The following choices are purely personal, says this lover of all things green.
For as long as I can remember, the colour green has been known to have several negative associations. Examples include jealousy, greed, malice, poison, even the colour of fumes from a witch’s brew, amongst others. In contrast, fellow lovers of green will tell you that it represents nature, peace and renewal. I love it because it is the colour of luxuriant trees. Also a soothing colour to behold whenever fatigue takes the better of me.
There has been a surge in watches with coloured dials in recent few years, with blue being one of the most sought-after hues. Notably, this year saw the birth of many green timepieces as well. For green lovers like myself, it was a feast for the eyes, yet trying for the heart, as my heart was certainly beating faster on sight of one green dial after another. During this joyous season of mistletoe and Christmas trees, here is a round-up of some of my favourite green watches of 2018.
Piaget Altiplano Malachite Marquetry Tourbillon
Malachite gets its unique green hue from copper deposits and adds a touch of vibrancy to both men’s and ladies’ timepieces. Back in the 1960s when fashion and watchmaking were closely connected, Piaget was one of the first brands to introduce watches with dials made out of opaque semi-precious stones such as lapis lazuli, tiger’s eye, turquoise, carnelian, and of course malachite, reflecting the era’s love of colourful art and fashion.
This year at SIHH, Piaget presented several timepieces with malachite dials, and every single one had a distinct personality. Among them, two were new additions for the ladies within the Possession range; one with a wide, cuff-like pink gold chain bracelet, the other with slim green alligator straps. The Vintage Inspiration watch, whose original version back in the 1960s was Andy Warhol’s timepiece of choice, also welcomed a new reference with a malachite dial.
My favourite however, would be the Piaget Altiplano Malachite Marquetry Tourbillon. Already a big fan of the understatedly elegant Altiplano range, I couldn’t keep my eyes off the new malachite version. Its intricate stone marquetry dial by master lapidary Hervé Obligi features curved slivers of malachite arranged in a spiral pattern stemming from the off-centre flying tourbillon. Accentuated by the natural bands of colour on the stone, the overall effect is a stunning and graphic one.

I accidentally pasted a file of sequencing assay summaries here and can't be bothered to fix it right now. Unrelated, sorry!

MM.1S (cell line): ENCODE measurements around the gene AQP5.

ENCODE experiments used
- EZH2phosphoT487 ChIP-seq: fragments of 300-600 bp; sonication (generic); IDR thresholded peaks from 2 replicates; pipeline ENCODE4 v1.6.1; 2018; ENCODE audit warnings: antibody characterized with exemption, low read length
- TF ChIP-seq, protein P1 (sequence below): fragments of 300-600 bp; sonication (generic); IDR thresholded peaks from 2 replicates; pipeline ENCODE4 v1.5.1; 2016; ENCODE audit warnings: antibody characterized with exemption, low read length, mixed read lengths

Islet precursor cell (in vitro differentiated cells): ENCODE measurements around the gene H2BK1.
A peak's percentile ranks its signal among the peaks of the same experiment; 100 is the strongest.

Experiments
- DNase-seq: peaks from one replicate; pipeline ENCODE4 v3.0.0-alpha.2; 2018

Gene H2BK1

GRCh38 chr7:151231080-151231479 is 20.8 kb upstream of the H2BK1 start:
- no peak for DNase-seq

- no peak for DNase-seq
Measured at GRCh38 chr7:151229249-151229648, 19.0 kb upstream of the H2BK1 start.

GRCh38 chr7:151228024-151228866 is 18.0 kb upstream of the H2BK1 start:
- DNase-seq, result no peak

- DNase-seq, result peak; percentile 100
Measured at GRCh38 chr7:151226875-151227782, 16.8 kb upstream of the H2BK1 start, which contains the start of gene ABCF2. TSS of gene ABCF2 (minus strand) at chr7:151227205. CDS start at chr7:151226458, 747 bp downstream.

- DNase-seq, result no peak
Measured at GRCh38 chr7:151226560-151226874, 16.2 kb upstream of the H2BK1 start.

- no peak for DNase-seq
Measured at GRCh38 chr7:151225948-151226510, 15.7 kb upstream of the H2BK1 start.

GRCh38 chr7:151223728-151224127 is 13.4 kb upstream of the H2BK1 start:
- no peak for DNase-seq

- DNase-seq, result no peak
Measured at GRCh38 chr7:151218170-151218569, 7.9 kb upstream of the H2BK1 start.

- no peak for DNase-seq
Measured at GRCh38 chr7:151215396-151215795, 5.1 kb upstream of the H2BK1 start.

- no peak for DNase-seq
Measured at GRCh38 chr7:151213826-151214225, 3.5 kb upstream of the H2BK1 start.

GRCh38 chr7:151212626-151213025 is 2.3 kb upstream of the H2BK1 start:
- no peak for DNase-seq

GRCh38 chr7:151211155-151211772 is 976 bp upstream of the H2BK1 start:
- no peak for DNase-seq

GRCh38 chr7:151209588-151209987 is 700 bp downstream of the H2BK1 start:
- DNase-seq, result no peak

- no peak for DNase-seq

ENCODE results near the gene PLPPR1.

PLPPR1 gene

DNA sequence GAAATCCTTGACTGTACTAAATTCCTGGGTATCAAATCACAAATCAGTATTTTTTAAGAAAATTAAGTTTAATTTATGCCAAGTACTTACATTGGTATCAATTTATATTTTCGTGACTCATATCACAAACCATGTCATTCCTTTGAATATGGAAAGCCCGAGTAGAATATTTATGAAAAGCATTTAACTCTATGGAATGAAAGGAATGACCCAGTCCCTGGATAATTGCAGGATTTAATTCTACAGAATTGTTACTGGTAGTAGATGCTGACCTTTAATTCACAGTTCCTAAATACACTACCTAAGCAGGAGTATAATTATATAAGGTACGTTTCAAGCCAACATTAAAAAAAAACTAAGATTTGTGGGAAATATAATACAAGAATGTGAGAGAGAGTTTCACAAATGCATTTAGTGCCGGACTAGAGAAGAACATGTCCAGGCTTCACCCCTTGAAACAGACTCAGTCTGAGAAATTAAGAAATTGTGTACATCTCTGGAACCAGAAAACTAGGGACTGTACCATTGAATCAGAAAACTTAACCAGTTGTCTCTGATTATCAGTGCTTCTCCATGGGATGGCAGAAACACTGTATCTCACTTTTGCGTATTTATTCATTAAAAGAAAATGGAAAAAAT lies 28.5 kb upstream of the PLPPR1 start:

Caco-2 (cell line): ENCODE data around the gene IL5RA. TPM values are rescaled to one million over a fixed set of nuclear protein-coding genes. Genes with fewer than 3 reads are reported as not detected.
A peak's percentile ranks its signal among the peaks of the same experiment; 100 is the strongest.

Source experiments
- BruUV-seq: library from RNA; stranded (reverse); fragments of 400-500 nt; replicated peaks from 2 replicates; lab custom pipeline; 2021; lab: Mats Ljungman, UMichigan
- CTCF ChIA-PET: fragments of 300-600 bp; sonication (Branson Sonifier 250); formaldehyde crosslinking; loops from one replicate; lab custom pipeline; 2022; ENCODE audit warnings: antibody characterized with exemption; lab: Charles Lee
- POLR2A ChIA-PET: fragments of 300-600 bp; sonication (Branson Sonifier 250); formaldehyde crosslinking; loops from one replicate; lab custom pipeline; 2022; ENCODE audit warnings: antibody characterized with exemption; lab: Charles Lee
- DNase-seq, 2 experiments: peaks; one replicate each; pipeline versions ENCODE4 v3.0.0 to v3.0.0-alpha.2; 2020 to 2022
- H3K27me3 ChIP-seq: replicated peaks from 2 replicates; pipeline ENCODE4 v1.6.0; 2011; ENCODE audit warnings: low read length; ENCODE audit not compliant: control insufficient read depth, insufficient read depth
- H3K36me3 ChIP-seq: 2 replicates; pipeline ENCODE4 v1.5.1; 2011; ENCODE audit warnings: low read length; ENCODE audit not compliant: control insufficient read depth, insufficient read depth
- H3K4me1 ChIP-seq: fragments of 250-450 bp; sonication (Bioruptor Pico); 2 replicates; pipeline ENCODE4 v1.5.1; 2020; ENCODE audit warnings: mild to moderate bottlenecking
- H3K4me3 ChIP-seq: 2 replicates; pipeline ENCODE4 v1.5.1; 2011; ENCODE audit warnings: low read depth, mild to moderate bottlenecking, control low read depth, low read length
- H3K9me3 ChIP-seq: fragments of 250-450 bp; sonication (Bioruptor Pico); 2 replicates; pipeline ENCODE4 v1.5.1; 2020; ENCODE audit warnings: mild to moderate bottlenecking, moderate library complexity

H.Moser & Cie Endeavour Perpectual Calendar Purity Cosmic Green
When H.Moser & Cie. first introduced their Perpetual Calendar watch (then named the ‘Perpetual 1’) in 2005, it won the ‘Most Complicated Watch’ award at the Grand Prix d’Horlogerie de Genève (GPHG) held the following year. Beneath the deceptively simple dial of the brands’s Perpetual Calendar watch, is their impressive in-house manual-winding movement, which boasts a minimum of 7 days power reserve and an interchangeable Moser escapement among other features. This minimal and clever approach to Perpetual Calendars has since become a signature of the brand.
After creating several editions over the years, H.Moser & Cie presented the Endeavour Perpetual Calendar Purity with a Cosmic green fumé dial at Baselworld 2018. I fell in love instantly. The wonderful juxtaposition of the minimalistic 42mm dial and its highly complex movement may seem a little out-of-the-norm to those who are used to much busier perpetual calendar dials, but with a little explanation, it all makes perfect, practical sense. Hours, minutes and small seconds are in their standard positions; the big date window is at 3 o’clock while the power reserve indicator is at 9 o’clock. The tiny arrow stemming from the centre of the dial points to the 12 months, to reference the 12-hour markings. The leap year cycle indicator is visible on the movement side. A perpetual calendar watch doesn’t get more sensible and elegant as this.
Montblanc 1858 Monopusher Chronograph Limited Edition